“You teach best what you most need to learn.” ~Richard Bach
This line from Richard Bach’s book ‘Illusions’ has been running through my mind for the past couple of days. One of my favorite authors, Marianne Williamson, frequently shares very personal stories about her honest trials through life which makes her advice all the more more palatable to me.
But that’s my preference. We share in our own ways and we learn in our own ways. Just because I prefer authors who share their personal journey doesn’t mean everyone is so sensitive as to how advice is presented. Perhaps what I most need to learn is that we all write in very unique styles. That’s what creates this wonderful world of blogging. I am an ongoing student and today’s lesson is Humility.
I want to share an article from inspirational speaker Mike Robbins who expresses eloquently so much of what I feel and wish I could write. I hope you enjoy. Blessings. Gina
We Teach Best What We Most Need To Learn ~ © Mike Robbins 2012
Originally on www.mike-robbins.com Here in its entirety with permission.
I’ve been humbled by some recent critical feedback. It seems that some people close to me, both personally and professionally, have been quite frustrated with me – especially as I ramp up for the release of my new book. Ironically, the things they’re upset with me about have to do with the exact things I teach – appreciation, authenticity, positive communication, keeping things in perspective, and more.
Although my ego wants to (and has been) defending myself, making excuses, and trying to justify my actions – it’s clear to me that their feedback is accurate. I actually struggle in many ways, especially when I get scared or stressed, to practice what I preach. As I’ve been making my way through my feelings of remorse, embarrassment, and confusion – I’ve been thinking a lot about the well-known saying, “We teach best what we most need to learn.”
Isn’t this true? So often the advice we give to others is the exact advice we need ourselves. It’s ironic that we sometimes don’t recognize this in the moment (or at all) and also sad that we don’t give ourselves permission to listen to our own good advice. Too often, we hold ourselves to some ridiculous standard of “perfection” (which no one ever attains) or we’re too self-conscious to admit we struggle with some of the very same things we advise others to do.
However, what if we did listen to ourselves and could realize that the things we passionately want to teach other people (whether or not we think of ourselves as a “teacher”) are the things we, ourselves, truly want to learn and embody. This takes a vigilant level of self awareness and honesty that many of us, myself included, don’t always want to practice. When we do, not only can we grow personally, we can also enhance and deepen our relationships with others and our ability to impact them in a positive way.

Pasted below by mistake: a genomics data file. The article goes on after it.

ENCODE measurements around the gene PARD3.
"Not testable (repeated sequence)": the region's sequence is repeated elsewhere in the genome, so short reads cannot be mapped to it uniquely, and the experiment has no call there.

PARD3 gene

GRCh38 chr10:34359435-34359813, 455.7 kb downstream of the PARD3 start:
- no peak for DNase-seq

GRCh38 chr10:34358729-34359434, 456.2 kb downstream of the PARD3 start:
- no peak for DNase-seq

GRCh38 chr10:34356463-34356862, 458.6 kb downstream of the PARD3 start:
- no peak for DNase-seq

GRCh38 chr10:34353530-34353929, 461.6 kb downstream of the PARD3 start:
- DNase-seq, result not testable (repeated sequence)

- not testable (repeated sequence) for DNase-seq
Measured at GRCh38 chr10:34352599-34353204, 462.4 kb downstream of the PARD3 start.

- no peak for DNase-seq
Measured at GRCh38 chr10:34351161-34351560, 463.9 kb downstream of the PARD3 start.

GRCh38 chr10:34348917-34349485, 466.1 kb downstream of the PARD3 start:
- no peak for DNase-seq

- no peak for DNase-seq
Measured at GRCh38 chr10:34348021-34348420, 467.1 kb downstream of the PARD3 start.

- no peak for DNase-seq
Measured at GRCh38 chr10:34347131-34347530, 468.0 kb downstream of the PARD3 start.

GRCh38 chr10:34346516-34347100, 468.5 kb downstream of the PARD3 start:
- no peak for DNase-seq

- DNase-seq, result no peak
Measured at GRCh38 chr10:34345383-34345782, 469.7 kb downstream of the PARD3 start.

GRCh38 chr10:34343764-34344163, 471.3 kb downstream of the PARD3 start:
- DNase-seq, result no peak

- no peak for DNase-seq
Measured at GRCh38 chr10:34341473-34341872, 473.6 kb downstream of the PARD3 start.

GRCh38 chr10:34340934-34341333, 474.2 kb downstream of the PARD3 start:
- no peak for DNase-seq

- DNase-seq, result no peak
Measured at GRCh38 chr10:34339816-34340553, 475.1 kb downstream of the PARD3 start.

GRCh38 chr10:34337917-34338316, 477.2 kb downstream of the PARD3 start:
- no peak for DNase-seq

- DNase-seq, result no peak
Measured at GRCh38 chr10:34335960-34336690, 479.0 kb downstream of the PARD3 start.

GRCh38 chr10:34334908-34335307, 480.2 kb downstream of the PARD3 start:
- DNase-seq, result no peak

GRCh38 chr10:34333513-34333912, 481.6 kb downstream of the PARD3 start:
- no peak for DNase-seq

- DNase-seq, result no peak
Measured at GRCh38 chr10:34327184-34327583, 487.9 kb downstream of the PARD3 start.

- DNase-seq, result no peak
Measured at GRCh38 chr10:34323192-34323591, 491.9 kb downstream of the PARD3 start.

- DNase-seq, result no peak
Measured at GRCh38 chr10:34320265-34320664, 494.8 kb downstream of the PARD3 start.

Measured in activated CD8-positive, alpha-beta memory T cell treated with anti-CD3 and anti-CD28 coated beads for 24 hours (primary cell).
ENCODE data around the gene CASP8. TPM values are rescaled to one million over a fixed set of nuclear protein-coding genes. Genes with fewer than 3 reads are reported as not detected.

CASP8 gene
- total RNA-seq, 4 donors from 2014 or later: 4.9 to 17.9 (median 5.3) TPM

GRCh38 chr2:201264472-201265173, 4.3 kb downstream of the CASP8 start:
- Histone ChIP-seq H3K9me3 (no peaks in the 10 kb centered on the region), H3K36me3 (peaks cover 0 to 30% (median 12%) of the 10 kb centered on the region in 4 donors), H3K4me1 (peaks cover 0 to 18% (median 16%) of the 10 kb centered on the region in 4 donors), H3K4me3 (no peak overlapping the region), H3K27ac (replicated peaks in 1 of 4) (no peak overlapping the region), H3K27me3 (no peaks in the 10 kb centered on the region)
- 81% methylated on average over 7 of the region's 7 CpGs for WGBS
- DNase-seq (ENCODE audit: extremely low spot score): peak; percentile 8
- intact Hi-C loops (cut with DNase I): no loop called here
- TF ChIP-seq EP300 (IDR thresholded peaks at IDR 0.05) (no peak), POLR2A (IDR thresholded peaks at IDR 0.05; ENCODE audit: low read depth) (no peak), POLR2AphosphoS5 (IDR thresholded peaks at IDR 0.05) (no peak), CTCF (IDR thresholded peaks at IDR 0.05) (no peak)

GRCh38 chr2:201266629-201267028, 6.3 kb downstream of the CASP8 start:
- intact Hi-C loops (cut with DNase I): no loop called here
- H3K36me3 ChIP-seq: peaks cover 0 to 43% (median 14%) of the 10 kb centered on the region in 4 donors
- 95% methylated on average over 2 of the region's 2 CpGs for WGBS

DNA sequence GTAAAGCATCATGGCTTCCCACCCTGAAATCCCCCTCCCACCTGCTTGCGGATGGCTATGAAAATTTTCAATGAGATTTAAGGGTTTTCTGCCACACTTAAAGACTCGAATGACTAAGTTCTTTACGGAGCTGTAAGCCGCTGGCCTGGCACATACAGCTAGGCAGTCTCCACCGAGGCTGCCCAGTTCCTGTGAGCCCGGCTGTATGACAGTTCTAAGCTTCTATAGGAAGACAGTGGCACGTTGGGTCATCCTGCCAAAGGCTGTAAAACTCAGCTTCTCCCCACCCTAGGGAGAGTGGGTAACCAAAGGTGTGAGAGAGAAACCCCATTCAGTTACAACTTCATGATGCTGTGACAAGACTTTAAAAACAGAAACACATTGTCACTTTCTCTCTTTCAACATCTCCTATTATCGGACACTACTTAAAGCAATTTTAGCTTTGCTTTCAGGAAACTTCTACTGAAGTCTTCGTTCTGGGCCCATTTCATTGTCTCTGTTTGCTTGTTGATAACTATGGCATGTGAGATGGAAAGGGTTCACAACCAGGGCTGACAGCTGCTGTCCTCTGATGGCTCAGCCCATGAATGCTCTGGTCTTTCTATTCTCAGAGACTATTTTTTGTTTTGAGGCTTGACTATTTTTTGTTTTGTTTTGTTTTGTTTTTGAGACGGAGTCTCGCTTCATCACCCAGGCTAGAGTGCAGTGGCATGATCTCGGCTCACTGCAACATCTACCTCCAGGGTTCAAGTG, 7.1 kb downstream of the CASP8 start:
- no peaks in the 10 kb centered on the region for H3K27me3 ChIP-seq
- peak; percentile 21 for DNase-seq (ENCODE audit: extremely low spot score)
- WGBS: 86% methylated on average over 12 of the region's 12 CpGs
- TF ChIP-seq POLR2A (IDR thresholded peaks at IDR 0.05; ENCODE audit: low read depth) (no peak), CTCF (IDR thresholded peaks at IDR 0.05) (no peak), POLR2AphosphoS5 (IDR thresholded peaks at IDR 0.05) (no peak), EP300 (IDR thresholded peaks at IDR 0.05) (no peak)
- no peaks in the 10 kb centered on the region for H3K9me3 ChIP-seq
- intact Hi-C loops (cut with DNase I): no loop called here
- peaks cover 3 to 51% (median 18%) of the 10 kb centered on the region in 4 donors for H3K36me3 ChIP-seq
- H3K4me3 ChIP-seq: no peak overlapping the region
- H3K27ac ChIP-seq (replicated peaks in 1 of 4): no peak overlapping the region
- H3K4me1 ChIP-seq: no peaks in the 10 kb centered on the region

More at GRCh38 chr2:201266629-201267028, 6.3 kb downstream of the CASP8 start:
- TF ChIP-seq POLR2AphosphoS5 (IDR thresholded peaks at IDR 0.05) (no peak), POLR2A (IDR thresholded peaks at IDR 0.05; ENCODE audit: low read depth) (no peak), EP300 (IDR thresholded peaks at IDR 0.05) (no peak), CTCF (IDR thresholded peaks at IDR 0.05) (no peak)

Here are a few things we can do to learn from ourselves and use our own advice in a positive, not self-righteous, way:
1) Be Honest – As the saying goes, “the truth shall set you free.” The more willing we are to tell the truth about how we feel, what we want, and what we see – the less likely we are to be arrogant, self-righteous, judgmental, or defensive with others. This means we’re willing to admit our own hypocrisy to ourselves and others, with compassion.
2) Have Compassion – Remember that everyone, including you, is doing the best they can in each and every moment. Having compassion is one of the many things in life that is simple, but not easy. The place for us to start is with ourselves. When we can forgive ourselves and get off our own back, we then have the ability to that with others as well.
3) Stop Trying to be Perfect – Perfection demands never work – whether they’re focused outward or inward. When we expect ourselves, others, or things to be “perfect,” everyone loses. What if we didn’t have to do everything right, know everything, and always “walk our talk.” Sometimes we don’t, and that’s okay. When we stop trying to be perfect, we can accept ourselves as we are. Acceptance leads to peace, joy, and fulfillment in our relationships and our lives.
Remembering that life is filled with irony and that it’s okay for us to make mistakes, pretend to know stuff we don’t, and act like we have certain things figured out when really we struggle with them, can be humbling at first. However, when we embrace the idea that we always teach best what we most need to learn, we can create a deep sense of freedom in our lives that actually gives us the space and the power to be ourselves and impact others in the positive way we desire.
Mike Robbins delivers dynamic keynotes, seminars, and coaching programs that empower people and organizations to be more successful, appreciative, and authentic. He’s the author of two bestselling books, Focus on the Good Stuff (Wiley) and Be Yourself, Everyone Else is Already Taken (Wiley).